Solar Power of the People, by the People and for the People

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Tired of playing the stock market? Wish you were in a position to invest in things that really matter, instead of just another bloated corporation? That alternative may finally be here.

Mosaic first made waves a few years ago with a platform to help communities crowdfund their own renewable energy projects. The idea, which we reported on here, was a solid one. The only problem was a limited number of projects and the fact that contributors didn’t see any return on their investment, besides a sense of community and personal satisfaction. It was kind of like when you donate to a Kickstarter campaign and just get a thank you note in return.

Just last week, the company made headlines again. This time, Mosaic announced that they were taking their crowdfunding investment scheme public. Anyone living in New York or California, or “accredited investors” living in other states, is invited to contribute what money they can, just like a typical crowdfunding campaign. The difference is, every cent contributed will be used to construct large scale solar projects across the nation, and the revenues are used to pay investors a handsome rate of interest.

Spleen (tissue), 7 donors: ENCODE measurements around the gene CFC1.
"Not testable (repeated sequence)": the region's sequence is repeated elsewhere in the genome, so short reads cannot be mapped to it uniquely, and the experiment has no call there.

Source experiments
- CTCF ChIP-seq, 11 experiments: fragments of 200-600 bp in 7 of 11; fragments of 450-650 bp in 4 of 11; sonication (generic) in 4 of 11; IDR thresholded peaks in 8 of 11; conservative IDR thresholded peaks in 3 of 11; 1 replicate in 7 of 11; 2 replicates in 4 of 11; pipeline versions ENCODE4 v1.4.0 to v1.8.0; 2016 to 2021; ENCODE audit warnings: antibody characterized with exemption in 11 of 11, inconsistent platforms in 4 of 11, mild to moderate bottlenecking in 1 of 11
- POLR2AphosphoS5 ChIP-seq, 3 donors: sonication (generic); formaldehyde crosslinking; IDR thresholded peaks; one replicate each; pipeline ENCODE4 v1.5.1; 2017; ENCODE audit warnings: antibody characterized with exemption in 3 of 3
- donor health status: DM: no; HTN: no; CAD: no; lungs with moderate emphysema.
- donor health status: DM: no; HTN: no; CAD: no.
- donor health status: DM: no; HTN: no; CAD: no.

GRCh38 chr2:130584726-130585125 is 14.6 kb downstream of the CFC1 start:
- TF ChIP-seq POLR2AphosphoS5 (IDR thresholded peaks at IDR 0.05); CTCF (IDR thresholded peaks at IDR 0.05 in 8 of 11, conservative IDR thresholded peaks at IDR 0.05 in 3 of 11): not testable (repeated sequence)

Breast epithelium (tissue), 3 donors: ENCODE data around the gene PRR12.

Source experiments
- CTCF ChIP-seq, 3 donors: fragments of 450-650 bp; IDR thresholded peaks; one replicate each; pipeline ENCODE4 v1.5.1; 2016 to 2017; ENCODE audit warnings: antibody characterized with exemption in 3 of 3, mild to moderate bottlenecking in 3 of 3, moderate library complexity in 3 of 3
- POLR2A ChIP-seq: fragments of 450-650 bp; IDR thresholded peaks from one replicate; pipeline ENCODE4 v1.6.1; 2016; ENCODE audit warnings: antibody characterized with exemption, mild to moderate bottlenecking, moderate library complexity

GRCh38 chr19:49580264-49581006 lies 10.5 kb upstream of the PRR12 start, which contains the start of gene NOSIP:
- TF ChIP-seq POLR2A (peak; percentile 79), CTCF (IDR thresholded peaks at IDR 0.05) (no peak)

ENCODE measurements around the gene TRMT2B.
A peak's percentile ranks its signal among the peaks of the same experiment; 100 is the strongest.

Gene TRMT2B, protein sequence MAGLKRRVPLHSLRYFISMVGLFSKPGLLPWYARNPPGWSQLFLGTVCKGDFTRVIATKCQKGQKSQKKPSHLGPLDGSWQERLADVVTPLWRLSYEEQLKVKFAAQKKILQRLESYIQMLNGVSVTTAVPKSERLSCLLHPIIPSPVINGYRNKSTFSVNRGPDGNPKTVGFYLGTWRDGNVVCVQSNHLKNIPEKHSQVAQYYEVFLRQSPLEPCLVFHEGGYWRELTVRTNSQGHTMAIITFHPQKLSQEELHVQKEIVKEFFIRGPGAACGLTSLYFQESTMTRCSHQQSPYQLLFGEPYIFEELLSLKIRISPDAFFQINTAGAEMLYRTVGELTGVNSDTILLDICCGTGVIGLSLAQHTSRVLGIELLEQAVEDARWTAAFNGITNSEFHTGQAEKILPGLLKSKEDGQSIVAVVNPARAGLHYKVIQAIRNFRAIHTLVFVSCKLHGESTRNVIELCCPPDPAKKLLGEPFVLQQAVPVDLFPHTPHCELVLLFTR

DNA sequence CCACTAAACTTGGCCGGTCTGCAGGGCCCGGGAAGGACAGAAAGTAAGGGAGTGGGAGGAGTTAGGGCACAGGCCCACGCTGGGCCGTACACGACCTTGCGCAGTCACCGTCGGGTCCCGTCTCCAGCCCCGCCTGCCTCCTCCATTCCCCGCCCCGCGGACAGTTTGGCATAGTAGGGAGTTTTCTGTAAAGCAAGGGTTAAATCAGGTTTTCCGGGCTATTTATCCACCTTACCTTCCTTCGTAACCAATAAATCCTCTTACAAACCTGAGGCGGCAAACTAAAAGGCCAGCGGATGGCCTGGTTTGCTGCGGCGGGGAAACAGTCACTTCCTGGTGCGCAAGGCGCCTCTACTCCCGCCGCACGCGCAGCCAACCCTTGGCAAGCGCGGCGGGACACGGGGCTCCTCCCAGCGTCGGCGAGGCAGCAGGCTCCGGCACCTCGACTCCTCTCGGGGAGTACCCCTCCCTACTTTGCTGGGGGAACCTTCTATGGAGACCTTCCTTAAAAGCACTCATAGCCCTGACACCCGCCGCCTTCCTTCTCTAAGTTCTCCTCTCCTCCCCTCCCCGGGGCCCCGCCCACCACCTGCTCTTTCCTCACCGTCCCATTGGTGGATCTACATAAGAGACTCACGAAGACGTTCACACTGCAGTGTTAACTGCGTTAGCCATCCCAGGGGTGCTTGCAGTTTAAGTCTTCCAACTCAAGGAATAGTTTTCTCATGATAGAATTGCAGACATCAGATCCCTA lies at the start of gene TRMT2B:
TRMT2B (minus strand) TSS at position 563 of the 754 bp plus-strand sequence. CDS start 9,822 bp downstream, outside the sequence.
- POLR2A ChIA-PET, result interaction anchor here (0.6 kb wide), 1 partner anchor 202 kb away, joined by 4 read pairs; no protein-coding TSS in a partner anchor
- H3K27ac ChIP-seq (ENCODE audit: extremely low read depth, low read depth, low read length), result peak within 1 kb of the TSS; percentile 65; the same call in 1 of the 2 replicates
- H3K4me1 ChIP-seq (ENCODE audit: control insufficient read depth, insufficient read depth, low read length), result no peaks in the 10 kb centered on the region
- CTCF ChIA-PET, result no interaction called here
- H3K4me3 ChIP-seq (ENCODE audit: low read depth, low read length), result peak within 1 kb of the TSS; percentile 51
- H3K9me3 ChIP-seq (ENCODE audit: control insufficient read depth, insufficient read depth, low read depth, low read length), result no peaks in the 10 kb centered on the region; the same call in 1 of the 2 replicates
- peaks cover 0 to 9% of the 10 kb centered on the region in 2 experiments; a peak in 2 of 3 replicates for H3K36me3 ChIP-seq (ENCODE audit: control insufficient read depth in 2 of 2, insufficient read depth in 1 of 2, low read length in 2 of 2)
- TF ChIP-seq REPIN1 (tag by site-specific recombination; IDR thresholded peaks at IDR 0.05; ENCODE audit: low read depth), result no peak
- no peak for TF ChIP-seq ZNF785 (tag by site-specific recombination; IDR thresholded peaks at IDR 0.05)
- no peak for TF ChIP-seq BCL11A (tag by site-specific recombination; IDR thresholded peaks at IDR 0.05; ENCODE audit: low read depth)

“We see a massive transition coming from fossil fuels to clean energy, and we think people should be able to profit from that transition,” said Billy Parish, Mosaic’s President. “Mosaic is creating the architecture for mass participation in the clean energy economy.”

It’s hard to disagree with him. Why should venture capitalists and energy companies be the only ones to benefit from the efficiencies of solar, wind and other forms of renewable energy? Also, why should we wait for them to decide it’s time to invest? Solar Mosaic’s public investment program puts the power to move forward on commercial scale solar into the hands of ordinary people like you and me.

The new online platform for investors opened on January 7th. Within 24 hours the first four projects were completely sold out, i.e. funded. Can you imagine getting funding from a bank or private investor that quickly? Over 400 investors took advantage of the opportunity, putting in between $25 and $30,000. In total, investors put in over $313,000 with an average investment of nearly $700. Unfortunately, I’m not a resident of the two qualifying states. If I were, it’d be no problem to scrape together $25 to help build a solar farm. And if I kept reinvesting it, that $25 could grow into much more with out a lot of effort on my part.